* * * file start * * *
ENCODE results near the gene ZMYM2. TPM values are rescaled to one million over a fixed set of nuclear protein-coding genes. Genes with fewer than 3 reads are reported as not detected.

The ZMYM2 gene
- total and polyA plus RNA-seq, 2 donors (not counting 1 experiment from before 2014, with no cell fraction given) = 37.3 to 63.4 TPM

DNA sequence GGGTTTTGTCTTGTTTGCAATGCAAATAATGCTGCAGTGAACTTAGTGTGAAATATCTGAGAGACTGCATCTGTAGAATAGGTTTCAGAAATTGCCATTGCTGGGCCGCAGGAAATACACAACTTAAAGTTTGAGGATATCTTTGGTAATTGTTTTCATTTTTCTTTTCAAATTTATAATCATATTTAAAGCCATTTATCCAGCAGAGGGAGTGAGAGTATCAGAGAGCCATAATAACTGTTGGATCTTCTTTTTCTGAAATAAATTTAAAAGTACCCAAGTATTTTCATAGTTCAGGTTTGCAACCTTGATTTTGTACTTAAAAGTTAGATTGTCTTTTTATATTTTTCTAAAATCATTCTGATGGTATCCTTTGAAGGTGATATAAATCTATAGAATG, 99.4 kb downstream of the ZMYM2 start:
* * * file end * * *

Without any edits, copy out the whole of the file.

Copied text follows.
ENCODE results near the gene ZMYM2. TPM values are rescaled to one million over a fixed set of nuclear protein-coding genes. Genes with fewer than 3 reads are reported as not detected.

The ZMYM2 gene
- total and polyA plus RNA-seq, 2 donors (not counting 1 experiment from before 2014, with no cell fraction given) = 37.3 to 63.4 TPM

DNA sequence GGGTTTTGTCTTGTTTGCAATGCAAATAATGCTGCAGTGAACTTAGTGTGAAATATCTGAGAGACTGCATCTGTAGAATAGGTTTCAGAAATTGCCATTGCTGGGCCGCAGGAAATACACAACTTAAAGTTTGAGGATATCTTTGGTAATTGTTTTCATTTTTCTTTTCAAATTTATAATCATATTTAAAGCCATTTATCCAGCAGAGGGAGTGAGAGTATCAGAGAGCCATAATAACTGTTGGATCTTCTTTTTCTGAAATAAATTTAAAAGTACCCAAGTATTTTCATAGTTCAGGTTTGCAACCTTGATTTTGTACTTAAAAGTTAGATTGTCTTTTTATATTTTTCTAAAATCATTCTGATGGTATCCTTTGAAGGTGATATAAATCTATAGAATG, 99.4 kb downstream of the ZMYM2 start: